The Series: Working the Revolution, 1992-2006. Food Distribution and “Back on the Farm”. 1994-1995
By Ron Ridenour
Jan 11, 2007, 09:44
Editor’s Note: This is the second installment in Ron Ridenour’s wonderful series on his volunteer farm work in Cuba after the fall of the Soviet Union which left Cuba in dire economic straits. The response of the Cuban people to their devastating losses at that time are not only creative and resourceful, but downright exemplary and inspiring. If you missed the Ridenour’s first report on his work in 1992-1993, we encourage you to read it first as it sets the stage for his second report below. – Les Blough, Editor
Batabano’s Farm production director, Aldolfo Montalvo, and Contingente Col. Mambi Juan Delgado overall leader biggest headache in achieving the huge and new task of feeding much of the province of Havana was distributing the harvests before they wasted away.
I attended the first national assembly meeting in Havana concerning the progress of plan alimentario, in which distribution was discussed. Candido Palmero, the chief of Contingente Blas Roca, one of the most distinguished contingents, delivered a report to the nation’s leaders. Palmero had recently been named head of all the new agricultural contingents. He told the deputies that the contingents could guarantee the production goals for next year but there was one major problem. The large calloused-handed man paused. He and Fidel looked at one other from across the large hall. The president gestured for Candido to continue.
“What I can’t guarantee is that you will eat all the harvested crops, because we don´t have our own trucks to distribute the goods.”
Palmero now spoke to a hushed assembly. “We recommend that farm-workers should have the responsibility, the authority and the means to do the entire job, from breaking ground to delivery.”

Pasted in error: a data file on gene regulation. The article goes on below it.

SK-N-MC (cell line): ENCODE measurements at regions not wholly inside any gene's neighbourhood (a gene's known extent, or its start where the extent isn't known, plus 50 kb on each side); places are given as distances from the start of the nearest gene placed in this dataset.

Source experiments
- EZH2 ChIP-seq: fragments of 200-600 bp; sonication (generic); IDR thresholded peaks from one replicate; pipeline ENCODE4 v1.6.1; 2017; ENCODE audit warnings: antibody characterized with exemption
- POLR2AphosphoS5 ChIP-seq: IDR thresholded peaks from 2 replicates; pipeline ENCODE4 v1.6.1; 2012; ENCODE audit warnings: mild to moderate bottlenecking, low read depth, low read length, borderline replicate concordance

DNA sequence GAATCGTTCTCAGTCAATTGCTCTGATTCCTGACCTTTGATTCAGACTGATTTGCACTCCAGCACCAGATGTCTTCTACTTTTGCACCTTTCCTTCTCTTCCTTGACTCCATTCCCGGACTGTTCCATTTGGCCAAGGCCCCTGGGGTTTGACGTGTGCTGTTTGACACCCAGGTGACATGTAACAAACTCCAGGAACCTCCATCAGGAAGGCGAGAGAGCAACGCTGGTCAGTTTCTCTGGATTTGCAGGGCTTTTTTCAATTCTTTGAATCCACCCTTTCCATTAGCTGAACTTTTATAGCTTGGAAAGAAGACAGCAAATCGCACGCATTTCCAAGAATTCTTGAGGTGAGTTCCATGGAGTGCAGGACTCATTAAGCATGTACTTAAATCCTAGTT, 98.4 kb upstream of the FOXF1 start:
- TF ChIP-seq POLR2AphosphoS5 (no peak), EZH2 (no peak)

A food truck unloading in Havana. In the early-to-mid nineties old trucks like these were used to distribute food. All that has changed since the Bolivarian Revolution began in Venezuela.
Fidel enthusiastically agreed and so did the deputies, who decided that each state farm would get its own transportation to delivery production. This would first be tried in Havana’s fifteen municipalities. The bureaucratic distribution system is a centralized one in which all harvests are transported to central markets, called Acopios, where they are unloaded. Smaller distribution trucks are then assigned to load the products again and distribute them to smaller neighborhood markets. This process is almost never carried out in a timely fashion. The double work of loading and unloading, and transporting results in constant losses of edible foods.
In 1993, Defense Minister Raúl Castro said that the Farming Production Cooperatives (CPA) were six times more effective than the state collectives. CPAs had been formed in the 1960s as cooperatives of private farmers, owners and usufructaries. Members share in profits from sales and can hire day laborers at peak times. State farm workers received fix wages regardless of production quantity or quality. Raúl proposed that most of the granjas, which held 80% of agricultural lands (four million hectares), be transformed into new usufruct cooperatives with some CPA benefits.
The government then established a new cooperative structure, Basic Unit of Co-operative Production-UBPC, “to simulate greater production”.
Key features of the new UBPC decree-law 142 are:
* Co-operative members have full use of the land without owning it—unlike CPAs where co-operators are full owners.
* UBPC members are owners of production, like the CPAs, in that they are free to work and organize as they choose but must sell their produce to the state at agreed upon prices.
* Farm equipment, seed, fertilizer, herbicides, pesticides, petroleum, parts, irrigation and other supplies are provided by the state on credit.
* Labor is paid, in part, by profit-sharing. The state advances an average monthly wage and capital to get started. Credit is repaid from the sale of harvests.
* UBPCs must be cost-accountable, profitable enterprises.
* UBPC members elect their leadership, which is subject to recall. Worker leadership represents all workers before state managers and state investors.
These changes were introduced after state leaders had studied the CPAs relationships to their land and their style of work. They learned that not only are CPAs better producers, in quantity and quality, than state collectivists but that these workers are more pleased with their work and daily lives. They also earn more money than collectivists. State leaders did not say, however, why they had decided not to sell the land to UBPC users. This does not coincide with the conclusion that a major incentive for CPA co-operators is their ownership status. But the man-on-the-street knows that the party leadership hopes that with a more stimulating work life, and thus improvements in the food economy, Cubans will learn that private ownership of land is not necessary for a decent economic life.